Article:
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Whose Broker Wins in Reneged Real Estate Lawsuits?

By: Howard R. Slonim

May 7th, 2008

May a buyer’s broker successfully maintain a direct lawsuit against a seller who has reneged on a real estate transaction? Response: it depends.

The Appellate Division of the Supreme Court (only the Court of Appeals is a higher State Court) for the First Department (covering New York and Bronx Counties) has recently issued its decision in B.P. VANCE REAL ESTATE, INC. v. Tamir on July 12, 2007, 42 A.D.3rd 839 N.Y.S.2d 494.

The Sellers list a condominium for sale at the Essex House and hires a Listing broker to represent them. There is no written commission agreement between Sellers and Listing broker but an oral agreement to pay a commission is made. (not violative of the Statute of Frauds requiring a writing as the Listing broker is licensed in New York).

The prospective purchaser’s broker (B.P. Vance Real Estate, Inc.) introduces a client to the Sellers through the Listing broker. The Listing broker and purchaser’s broker orally agree to a split of the commission.

The Sellers and purchaser agree to all the relevant and material terms to be part of the real estate contract.

The Sellers refuse to go forward with the contract, withdraw the property from the market only to sell the property a few months later for a higher price. The Listing broker chooses not to sue the Sellers. The purchaser’s broker claims it has produced a buyer ready, willing and able to purchase the condominium and has been the procuring cause in the real estate transaction, even if no contract is signed.

The Court (unanimously) dismissed the broker’s complaint and granted summary judgment to the Sellers. The Court noted that “parties to a brokerage agreement are free to add whatever conditions they may wish to their agreement, including a condition that the contract of sale actually be consummated before the broker is deemed to have earned his commission.” The decision did not specify whether such a condition was included in the oral agreement.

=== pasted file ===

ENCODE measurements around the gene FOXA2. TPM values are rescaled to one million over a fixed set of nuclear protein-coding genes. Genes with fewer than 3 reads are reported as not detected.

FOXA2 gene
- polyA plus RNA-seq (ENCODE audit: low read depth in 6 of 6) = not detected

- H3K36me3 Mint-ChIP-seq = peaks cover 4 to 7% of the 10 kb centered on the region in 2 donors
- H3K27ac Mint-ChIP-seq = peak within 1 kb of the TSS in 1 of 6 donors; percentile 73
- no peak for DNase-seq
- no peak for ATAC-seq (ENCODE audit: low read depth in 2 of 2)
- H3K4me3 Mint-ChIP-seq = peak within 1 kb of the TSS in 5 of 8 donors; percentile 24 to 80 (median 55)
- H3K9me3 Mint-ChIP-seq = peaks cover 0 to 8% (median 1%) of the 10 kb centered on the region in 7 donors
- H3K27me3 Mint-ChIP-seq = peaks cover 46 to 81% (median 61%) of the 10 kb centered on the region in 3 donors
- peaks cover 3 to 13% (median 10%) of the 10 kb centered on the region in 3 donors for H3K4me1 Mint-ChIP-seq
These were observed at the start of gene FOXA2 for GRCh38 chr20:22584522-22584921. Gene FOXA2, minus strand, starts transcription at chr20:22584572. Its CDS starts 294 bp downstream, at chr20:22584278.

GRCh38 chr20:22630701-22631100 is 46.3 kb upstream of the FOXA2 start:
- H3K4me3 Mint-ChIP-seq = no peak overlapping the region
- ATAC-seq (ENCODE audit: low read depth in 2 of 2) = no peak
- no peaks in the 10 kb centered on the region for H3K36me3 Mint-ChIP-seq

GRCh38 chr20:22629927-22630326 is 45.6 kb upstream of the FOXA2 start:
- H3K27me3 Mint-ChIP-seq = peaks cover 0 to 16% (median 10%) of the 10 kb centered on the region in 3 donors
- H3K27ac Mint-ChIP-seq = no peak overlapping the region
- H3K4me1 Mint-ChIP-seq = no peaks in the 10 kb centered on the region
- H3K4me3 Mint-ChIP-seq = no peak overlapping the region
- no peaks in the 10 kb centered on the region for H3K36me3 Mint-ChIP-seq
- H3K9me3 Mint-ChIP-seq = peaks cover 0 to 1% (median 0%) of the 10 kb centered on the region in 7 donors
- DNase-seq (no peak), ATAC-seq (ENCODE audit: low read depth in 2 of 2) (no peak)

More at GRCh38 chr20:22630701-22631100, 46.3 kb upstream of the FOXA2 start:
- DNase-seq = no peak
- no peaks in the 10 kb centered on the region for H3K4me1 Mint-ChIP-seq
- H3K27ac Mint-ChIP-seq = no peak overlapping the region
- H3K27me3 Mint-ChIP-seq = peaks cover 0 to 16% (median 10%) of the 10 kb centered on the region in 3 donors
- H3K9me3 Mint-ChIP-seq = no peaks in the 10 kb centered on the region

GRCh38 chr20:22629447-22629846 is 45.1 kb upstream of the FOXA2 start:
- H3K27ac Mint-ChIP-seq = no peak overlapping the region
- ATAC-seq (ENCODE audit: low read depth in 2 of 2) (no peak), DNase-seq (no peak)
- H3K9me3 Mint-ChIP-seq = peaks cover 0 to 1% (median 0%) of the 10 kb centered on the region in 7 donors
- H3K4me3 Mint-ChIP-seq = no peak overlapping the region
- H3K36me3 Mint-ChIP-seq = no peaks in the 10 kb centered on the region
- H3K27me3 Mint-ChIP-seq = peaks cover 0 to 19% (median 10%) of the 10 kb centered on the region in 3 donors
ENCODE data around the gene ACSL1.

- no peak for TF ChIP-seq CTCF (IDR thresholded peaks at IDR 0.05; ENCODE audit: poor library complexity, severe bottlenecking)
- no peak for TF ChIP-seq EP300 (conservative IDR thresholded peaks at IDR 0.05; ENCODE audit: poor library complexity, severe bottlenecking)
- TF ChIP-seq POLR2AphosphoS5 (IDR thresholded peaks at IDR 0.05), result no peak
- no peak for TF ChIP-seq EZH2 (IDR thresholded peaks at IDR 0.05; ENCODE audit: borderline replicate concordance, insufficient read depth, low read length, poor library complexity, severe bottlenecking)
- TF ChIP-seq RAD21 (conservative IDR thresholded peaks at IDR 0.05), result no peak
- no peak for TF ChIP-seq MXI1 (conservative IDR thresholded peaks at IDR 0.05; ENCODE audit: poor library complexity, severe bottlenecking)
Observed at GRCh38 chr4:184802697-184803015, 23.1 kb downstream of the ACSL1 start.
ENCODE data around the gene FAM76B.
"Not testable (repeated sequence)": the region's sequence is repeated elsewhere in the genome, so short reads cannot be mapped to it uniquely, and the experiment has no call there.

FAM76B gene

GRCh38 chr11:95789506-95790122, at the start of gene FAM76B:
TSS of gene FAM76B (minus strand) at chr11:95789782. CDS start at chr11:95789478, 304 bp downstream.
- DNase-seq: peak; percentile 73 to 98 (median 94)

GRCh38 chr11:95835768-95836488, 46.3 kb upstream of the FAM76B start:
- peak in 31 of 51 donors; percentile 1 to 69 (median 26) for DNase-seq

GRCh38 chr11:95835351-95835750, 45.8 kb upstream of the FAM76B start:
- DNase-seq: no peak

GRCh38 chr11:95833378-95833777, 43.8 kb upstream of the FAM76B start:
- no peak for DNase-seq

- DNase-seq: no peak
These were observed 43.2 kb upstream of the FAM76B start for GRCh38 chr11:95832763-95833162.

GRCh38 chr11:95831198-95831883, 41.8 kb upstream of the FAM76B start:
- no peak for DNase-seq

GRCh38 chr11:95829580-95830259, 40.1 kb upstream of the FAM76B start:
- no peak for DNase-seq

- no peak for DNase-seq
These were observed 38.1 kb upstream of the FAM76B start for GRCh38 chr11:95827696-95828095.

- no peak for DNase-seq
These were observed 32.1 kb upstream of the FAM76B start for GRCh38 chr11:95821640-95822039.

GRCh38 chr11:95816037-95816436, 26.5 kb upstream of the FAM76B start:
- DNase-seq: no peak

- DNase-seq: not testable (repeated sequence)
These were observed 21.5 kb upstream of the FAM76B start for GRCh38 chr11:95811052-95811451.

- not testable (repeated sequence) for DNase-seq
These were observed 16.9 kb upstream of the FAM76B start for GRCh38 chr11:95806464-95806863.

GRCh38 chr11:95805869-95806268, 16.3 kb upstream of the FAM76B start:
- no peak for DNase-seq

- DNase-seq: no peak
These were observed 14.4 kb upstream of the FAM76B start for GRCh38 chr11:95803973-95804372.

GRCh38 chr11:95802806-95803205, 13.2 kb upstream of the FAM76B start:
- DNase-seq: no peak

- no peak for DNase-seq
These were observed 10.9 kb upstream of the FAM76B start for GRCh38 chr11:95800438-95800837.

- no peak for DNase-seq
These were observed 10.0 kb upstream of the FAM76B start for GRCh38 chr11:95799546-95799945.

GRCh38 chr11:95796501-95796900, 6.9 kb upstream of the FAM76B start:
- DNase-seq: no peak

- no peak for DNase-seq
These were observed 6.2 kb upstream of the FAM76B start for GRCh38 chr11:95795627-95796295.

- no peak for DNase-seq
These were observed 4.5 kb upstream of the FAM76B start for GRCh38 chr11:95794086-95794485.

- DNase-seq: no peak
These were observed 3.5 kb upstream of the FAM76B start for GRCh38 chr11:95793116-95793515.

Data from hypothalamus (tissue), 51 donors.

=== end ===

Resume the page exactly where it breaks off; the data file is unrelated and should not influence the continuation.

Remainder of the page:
Nevertheless, the Court continued:

“In as much as plaintiff obtained the listing in question as a signatory to the Universal Co-Brokerage Agreement of the Real Estate Board of New York (REBNY), any common-law right plaintiff might otherwise have had to claim commissions was limited by any terms of that agreement defining the brokers’ entitlement to commissions.

The REBNY agreement specifically provided that the REBNY broker’s commissions would only be earned upon execution of a contract of sale, the passage of title, and the listing broker’s receipt of its commission. Under these circumstances, plaintiff cannot prevail on its claim based upon a theory of implied contract, the terms of which would contravene the limitations contained in the
REBNY brokers’ agreement.”

As noted by the Court, the broker B.P. Vance sued on an implied contract theory, as there was no direct express contract (oral or written) between Sellers and purchaser’s broker.

It is advisable for a Seller to expressly condition his or her payment of a broker’s commission on the closing of the transaction (except, perhaps, if Seller willfully defaults). Absent such an express condition, the purchaser’s broker will argue it is unjust to deny it a commission.

Here, the Seller escaped liability by the Court’s reasoning that the Mandatory Co-Brokerage Uniform Agreement controlled this transaction as both brokers were members of the Real Estate Board of New York (REBNY).

An expert in the real estate field, attorney Adam Leitman Bailey, who represented B.P. Vance in the action offers that the REBNY Uniform Agreement affects the relationship between brokers but not broker and Seller, or broker and purchaser and should not have been the basis for the decision.

The safe course of conduct by a Seller is to execute a written commission agreement of exclusivity with the Seller’s broker reciting that a commission is only payable upon a closing of the transaction. Under such circumstances, there are many cases that find that a buyer’s broker has no cause of action and no right to a commission directly from a Seller where there is a written agreement. All doubts of a suit by a buyer’s broker, as was done here, would be avoided.



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